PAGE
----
Robin Hood's Tump bowl barrow
- Heritage Category:
- Scheduled Monument
- List Entry Number:
- Date first listed:
- Date of most recent amendment:
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This copy shows the entry on 22-Oct-2019 at 07:32:52.
The building or site itself may lie within the boundary of more than one authority.
- Cheshire East (Unitary Authority)
- National Grid Reference:
- SJ 57475 59937
Reasons for Designation
Bowl barrows, the most numerous form of round barrow, are funerary monuments
dating from the Late Neolithic period to the Late Bronze Age, with most
examples belonging to the period 2400-1500 BC. They were constructed as
earthen or rubble mounds, sometimes ditched, which covered single or multiple
burials. They occur either in isolation or grouped as cemeteries and often
acted as a focus for burials in later periods. Often superficially similar,
although differing widely in size, they exhibit regional variations in form
and a diversity of burial practices. There are over 10,000 surviving bowl
barrows recorded nationally (many more have already been destroyed), occurring
across most of lowland Britain. Often occupying prominent locations, they are
a major historic element in the modern landscape and their considerable
variation of form and longevity as a monument type provide important
information on the diversity of beliefs and social organisations amongst early
prehistoric communities. They are particularly representative of their period
and a substantial proportion of surviving examples are considered worthy of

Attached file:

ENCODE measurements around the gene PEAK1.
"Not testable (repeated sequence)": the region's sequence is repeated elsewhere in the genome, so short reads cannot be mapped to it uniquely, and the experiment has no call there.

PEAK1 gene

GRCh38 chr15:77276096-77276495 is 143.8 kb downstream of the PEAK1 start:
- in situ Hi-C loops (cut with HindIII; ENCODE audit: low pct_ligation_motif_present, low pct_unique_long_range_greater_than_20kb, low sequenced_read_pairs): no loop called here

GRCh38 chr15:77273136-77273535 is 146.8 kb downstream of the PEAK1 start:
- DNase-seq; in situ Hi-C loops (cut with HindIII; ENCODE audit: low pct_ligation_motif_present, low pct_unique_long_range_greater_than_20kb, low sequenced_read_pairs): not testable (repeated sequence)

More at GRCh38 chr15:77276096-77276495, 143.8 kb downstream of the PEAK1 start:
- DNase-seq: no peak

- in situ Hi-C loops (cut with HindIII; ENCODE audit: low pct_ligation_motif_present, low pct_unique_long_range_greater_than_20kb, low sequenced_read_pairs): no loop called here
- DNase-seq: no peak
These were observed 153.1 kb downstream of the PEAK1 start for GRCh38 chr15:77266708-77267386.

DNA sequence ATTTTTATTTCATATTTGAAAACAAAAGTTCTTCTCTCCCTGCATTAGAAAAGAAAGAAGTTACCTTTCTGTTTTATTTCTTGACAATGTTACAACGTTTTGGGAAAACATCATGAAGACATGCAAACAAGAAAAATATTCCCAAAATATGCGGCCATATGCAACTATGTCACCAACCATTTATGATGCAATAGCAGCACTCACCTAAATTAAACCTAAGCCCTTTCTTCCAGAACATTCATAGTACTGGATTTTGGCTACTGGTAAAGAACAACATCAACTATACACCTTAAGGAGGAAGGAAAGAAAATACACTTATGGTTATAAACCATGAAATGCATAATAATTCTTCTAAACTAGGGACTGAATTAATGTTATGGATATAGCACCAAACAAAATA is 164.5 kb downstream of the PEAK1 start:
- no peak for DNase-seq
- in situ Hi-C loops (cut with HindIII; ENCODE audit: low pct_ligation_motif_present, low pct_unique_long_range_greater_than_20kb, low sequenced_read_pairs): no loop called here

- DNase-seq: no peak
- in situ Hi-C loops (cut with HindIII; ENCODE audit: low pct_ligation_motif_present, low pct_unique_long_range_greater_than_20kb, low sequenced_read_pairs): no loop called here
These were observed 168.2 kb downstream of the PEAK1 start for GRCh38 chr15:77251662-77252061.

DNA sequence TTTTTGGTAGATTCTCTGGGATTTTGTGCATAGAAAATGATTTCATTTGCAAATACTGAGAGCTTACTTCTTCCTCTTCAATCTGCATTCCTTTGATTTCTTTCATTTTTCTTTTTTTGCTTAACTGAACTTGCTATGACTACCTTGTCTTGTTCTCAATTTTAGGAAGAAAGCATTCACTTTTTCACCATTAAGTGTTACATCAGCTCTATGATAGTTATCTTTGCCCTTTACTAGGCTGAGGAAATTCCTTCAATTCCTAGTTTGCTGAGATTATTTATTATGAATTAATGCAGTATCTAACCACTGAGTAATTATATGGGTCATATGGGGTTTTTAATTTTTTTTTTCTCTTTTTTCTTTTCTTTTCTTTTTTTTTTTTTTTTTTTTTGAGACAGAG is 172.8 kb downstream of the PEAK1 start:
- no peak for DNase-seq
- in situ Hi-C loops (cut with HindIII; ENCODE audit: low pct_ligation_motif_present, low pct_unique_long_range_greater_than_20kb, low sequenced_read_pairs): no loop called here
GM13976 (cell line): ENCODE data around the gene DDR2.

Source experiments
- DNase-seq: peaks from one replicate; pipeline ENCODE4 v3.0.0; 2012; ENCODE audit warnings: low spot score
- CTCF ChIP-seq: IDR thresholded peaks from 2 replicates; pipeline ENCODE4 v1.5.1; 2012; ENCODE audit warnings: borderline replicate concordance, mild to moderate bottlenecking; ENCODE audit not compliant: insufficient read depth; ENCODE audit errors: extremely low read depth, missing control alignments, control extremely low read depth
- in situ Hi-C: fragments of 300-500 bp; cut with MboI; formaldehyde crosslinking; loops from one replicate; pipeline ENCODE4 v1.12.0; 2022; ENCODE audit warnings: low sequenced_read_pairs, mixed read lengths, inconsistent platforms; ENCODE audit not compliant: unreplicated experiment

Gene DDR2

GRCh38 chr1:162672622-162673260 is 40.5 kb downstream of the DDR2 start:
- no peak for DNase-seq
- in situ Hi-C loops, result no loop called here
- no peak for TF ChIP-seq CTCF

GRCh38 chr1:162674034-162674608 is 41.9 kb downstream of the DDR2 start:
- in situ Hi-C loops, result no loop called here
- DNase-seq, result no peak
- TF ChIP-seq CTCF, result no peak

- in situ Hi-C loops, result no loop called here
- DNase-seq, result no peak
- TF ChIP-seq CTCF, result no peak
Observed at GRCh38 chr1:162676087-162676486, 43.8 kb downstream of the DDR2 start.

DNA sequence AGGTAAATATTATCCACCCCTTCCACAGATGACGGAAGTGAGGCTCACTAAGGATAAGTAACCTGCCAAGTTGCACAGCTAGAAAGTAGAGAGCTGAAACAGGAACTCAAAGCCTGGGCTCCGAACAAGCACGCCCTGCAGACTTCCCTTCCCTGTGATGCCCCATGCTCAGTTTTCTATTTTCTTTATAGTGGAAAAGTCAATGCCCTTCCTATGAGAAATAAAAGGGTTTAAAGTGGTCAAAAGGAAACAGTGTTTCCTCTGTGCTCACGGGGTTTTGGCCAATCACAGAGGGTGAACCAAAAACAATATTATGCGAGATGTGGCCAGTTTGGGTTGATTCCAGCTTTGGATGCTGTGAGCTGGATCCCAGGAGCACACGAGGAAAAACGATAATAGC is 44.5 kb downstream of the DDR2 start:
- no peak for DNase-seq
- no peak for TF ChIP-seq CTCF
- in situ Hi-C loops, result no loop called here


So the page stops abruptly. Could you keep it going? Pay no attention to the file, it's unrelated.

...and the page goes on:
Despite limited excavation of the monument, Robin Hood's Tump bowl barrow survives reasonably well. This excavation located worked flint within the mound and also indicated that the monument is a rare example of a bowl barrow having evidence for earlier occupation preserved beneath it.
The monument is Robin Hood's Tump bowl barrow. It is located on a broad, low
ridge adjacent to a right-angled turn of Vale Road and includes a flat-topped
sand and turf mound 17m in diameter and 1.5m high. Limited excavation during
the 1930's located 12 worked flints within the mound. Two pits, one at the
northern edge of the barrow and the other close to the centre, together with a
line of 4 post holes dug into the buried landsurface, have been attributed to
MAP EXTRACT The site of the monument is shown on the attached map extract. It includes a 2 metre boundary around the archaeological features, considered to be essential for the monument's support and preservation.
The contents of this record have been generated from a legacy data system.
- Legacy System number:
- Legacy System:
Books and journals
Varley, W J, 'Trans Lancs and Chesh Antiq Soc' in , , Vol. 50, (1935), 97
Darvill,T., MPP Single Monument Class Description - Bowl Barrows, (1988)
Survey Card, Longley, D and Brown, R et al, (1978)
This monument is scheduled under the Ancient Monuments and Archaeological Areas Act 1979 as amended as it appears to the Secretary of State to be of national importance. This entry is a copy, the original is held by the Department for Digital, Culture, Media and Sport.
End of official listing